Pivoting to ‘real beauty’ gets complicated fast

Ogilvy UK recently said it will “no longer work with influencers who edit their bodies or faces for ads.” But enforcing these mandates is tricky.
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Illustration: Dianna “Mick” McDougall, Photos: Getty Images

· 5 min read

Companies like Aerie and CVS have committed to showing “real,” unretouched photos of models in their ads as the body-positivity movement has grown. And, as with any social movement co-opted by brands, agency interest has been piqued.

Ogilvy UK, an ad agency with clients ranging from Dove to Bacardi, announced earlier this month that it will “no longer work with influencers who edit their bodies or faces for ads.”

It’s no surprise the shop wants to be seen championing untouched imagery, given that one of its “major, big global clients” is a brand with the tagline “real beauty,” according to Mark Lainas, who currently serves as president of Canvas United but previously worked at Ogilvy UK.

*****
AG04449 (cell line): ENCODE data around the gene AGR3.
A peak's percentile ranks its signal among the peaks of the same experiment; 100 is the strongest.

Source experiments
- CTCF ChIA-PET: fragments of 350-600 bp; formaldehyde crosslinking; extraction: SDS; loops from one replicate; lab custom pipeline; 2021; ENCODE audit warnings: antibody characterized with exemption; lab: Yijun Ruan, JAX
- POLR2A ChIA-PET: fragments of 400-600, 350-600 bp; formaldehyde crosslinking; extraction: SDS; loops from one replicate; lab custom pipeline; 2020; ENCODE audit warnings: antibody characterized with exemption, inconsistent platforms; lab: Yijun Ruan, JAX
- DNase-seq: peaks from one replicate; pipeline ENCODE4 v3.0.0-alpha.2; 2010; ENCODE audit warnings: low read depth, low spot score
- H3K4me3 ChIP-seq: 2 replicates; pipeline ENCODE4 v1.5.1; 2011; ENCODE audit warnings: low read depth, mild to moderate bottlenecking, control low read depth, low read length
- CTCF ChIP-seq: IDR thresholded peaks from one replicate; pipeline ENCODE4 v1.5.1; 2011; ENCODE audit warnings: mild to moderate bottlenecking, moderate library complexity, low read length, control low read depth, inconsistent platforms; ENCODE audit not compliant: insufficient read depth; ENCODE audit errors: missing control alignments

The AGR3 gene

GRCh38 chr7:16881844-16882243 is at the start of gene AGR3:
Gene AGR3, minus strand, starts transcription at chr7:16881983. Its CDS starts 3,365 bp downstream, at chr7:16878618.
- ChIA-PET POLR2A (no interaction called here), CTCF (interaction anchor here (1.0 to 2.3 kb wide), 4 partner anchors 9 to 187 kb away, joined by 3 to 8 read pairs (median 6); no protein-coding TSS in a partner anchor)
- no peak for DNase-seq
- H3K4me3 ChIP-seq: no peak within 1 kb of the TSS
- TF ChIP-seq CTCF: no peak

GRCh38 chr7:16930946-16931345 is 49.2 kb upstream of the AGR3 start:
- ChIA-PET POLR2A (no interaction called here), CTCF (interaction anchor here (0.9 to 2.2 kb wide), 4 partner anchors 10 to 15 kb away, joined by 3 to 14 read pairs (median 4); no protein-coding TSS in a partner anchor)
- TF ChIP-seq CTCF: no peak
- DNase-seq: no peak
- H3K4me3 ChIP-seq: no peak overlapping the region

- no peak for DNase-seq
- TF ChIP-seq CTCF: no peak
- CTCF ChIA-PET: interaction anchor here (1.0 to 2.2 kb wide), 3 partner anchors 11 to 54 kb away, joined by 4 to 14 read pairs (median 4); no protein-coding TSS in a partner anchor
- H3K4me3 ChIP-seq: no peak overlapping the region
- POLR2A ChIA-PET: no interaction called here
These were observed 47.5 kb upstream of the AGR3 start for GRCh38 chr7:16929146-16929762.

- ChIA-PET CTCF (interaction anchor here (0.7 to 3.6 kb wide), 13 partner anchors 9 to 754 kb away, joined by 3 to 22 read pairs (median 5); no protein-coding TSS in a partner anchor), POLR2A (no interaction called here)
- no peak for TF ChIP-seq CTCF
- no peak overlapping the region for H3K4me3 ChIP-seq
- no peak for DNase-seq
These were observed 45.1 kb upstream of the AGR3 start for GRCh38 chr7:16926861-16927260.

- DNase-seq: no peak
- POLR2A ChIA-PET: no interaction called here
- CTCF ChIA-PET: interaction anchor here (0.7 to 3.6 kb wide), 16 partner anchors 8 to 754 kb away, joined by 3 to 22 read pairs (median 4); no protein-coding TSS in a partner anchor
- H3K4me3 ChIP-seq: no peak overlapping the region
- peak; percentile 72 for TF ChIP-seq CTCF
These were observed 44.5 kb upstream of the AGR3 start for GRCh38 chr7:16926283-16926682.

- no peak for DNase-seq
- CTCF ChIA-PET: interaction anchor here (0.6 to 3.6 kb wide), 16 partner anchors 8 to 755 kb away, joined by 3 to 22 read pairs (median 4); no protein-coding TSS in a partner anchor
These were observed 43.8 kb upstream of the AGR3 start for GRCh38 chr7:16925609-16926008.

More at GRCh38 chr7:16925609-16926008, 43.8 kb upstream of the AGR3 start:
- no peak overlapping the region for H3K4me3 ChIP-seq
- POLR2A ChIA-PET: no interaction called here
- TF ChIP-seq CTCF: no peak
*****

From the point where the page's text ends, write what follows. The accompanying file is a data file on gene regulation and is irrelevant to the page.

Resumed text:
But it’s complicated. Although some marketers see the ban as an altruistic move by Ogilvy that seems like a good first step in tackling a larger societal problem, others argue discouraging influencers from editing their photos could potentially do harm.

The no-edits mandate, Lainas said, is a “very small” drop in a “very big ocean of what needs to be done to solve the mental-health issues driven by social media.”

Genuine and real

Jake Bley, connections director, social media at VMLY&R, said “engagement is slowly declining across platforms for people who are providing an unattainable lifestyle,” while less polished content that is perceived as more real or authentic is now performing better. “While there are influencers out there that do heavily edit their photos, we are seeing a trend of authenticity.”

But not everyone thinks the move is particularly authentic since the agency would essentially be asking influencers it wants to work with to not do something they might normally do.